Neat idea, but I doubt the powers that be will listen

One consumer’s protest in England is making news – but I’m not sure it’ll make a difference.

A man put off by the cost of a train fare bought a car and drove from London to Bristol for less than the price of the rail fare.

Bargain-hunter Tom Church bought a Honda Civic to make a 120-mile drive to see a friend in Bristol because it was cheaper than a train ticket.

The second hand car cost just £80 [currently about US $114]. Road tax was £81.38 [$116], insurance for one day £20.43 [$29] and petrol £25 [$36]. A total of £206.81 [$295].

Meanwhile, peak-time return train tickets between London and Bristol cost between £210 – £218.10 [$299 – $311].

. . .

[Mr. Church said] “At the end of the trip, I still have a car. I’ll probably sell it again. After some TLC, I think I can get £200 [$285]. You get your unused road tax refunded so I might even be in profit! That’s real bargain hunting for you.”

There’s more at the link.

It’s a great idea, and good for some anti-rail-greed publicity;  but will the rail company listen?  I doubt it.  There are too many others who won’t take a stand, and they know it.  They’re relying on consumers being sheep to be fleeced.  Airline companies in the USA do the same.  They treat us like cattle, to be stuffed into their overcrowded aluminum tubes and all too frequently treated like dirt, because they know most consumers either don’t have any choice but to put up with it, or won’t stand up for decent treatment.  Those of us who choose to drive almost everywhere within range, rather than be treated like that, they can afford to disregard, because not enough of us will take such a stand.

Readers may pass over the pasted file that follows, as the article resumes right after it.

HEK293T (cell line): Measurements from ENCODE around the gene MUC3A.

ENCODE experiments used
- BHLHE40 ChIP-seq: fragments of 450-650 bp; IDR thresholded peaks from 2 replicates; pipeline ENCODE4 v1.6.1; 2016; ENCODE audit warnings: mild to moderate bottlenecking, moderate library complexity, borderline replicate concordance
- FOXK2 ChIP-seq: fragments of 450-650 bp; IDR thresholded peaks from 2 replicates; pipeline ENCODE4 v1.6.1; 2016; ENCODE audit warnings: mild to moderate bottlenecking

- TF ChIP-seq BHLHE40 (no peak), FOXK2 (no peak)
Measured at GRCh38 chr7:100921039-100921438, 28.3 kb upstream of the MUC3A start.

(I couldn’t help but note that the road tax formed no less than 39.35% of Mr. Church’s outlay, and more than that if one considers the tax included in his purchase of fuel.  Big Brother gets its whack, one way or another!)



  1. Your point about taxes raises a point:
    If you assume that the Honda Civic gets 20 mpg, then gas costs $6 a gallon. Plus road tax. In the UK, you must pay tax to watch over the air television. Tell me again how health care in the UK is free.

  2. +1 on not flying. I recall when flying was pleasant. Adequate room between rows, you could sit with whomever you were traveling with, and a half decent meal if the flight was long enough. You could recline your seat without crushing the legs of the guy behind you. The last time I flew(I had to, can't drive on water) seating was first come, first served(my wife and I had separate seats) and I felt as though I was packed in a sardine can. I'd much rather drive. Takes longer but is far more comfortable. Besides, I enjoy seeing what's there on the ground.

  3. Unfortunately the price of aircraft has had no such decline. The end of the line in mainline equipment is the $US 17,000 Cessna 150. After that it's fractional ownership and "repairs needed", and the aeronautical equivalent of powered skateboards.

  4. This reminds me of Thoreau calculating the amount of days labor required to by a train ticket for a journey vs the amount of time to walk the trip.
    He found it was more cost effective to walk plus he enoyed the journey.

  5. Mass transit (rail, bus, etc) would end immediately if people had to actually pay a fare that would fund creation, operation, maintenance and repair of the systems. Even a system that was operated to obtain zero profit and only fund itself would not generate sufficient income.

    That is why "government" (translated=taxpayers) have to subsidize all of there entities. A subsidy is prima facie evidence that the marketed item is insufficiently popular to pay for itself.

  6. … which is also why so many liberal controlled urban centers are always looking for anti-car regulations and laws to try to force people on to their transit systems, so they can pump up ridership numbers and suck more from the Federal teat.

  7. $100 for a car? There is something wrong with this picture. A good reliable car runs at least $2,500 around here. Anything less is junk that should be sent to the scrapyard. I wouldn't attempt to drive a $100 car to the corner, much less halfway across the state.